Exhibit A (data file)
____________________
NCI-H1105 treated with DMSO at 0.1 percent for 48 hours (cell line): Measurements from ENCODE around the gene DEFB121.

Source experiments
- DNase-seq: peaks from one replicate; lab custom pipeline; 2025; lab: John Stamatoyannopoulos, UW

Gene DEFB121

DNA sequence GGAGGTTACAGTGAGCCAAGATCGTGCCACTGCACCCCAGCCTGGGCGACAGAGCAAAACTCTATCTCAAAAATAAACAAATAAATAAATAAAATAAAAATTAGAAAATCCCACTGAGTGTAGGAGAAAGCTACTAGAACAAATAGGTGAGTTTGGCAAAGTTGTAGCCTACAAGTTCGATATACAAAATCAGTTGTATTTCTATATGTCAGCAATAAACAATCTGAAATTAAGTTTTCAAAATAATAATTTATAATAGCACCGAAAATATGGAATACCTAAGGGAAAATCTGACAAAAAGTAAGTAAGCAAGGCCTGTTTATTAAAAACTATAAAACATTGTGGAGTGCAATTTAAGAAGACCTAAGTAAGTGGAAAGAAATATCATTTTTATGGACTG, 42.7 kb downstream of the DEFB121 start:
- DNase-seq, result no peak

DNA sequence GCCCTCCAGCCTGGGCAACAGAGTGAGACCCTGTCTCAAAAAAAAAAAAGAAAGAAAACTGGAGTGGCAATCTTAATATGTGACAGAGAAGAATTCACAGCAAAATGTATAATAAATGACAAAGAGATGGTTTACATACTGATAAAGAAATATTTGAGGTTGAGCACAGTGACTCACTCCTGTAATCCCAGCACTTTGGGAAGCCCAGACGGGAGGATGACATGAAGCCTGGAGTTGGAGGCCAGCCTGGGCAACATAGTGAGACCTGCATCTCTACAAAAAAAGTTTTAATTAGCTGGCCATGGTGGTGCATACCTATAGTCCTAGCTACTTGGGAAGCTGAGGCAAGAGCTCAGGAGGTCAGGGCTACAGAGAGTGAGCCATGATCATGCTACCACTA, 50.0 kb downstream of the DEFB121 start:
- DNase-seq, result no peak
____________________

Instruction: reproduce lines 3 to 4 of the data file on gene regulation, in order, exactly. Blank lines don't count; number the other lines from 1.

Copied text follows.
- DNase-seq: peaks from one replicate; lab custom pipeline; 2025; lab: John Stamatoyannopoulos, UW

Gene DEFB121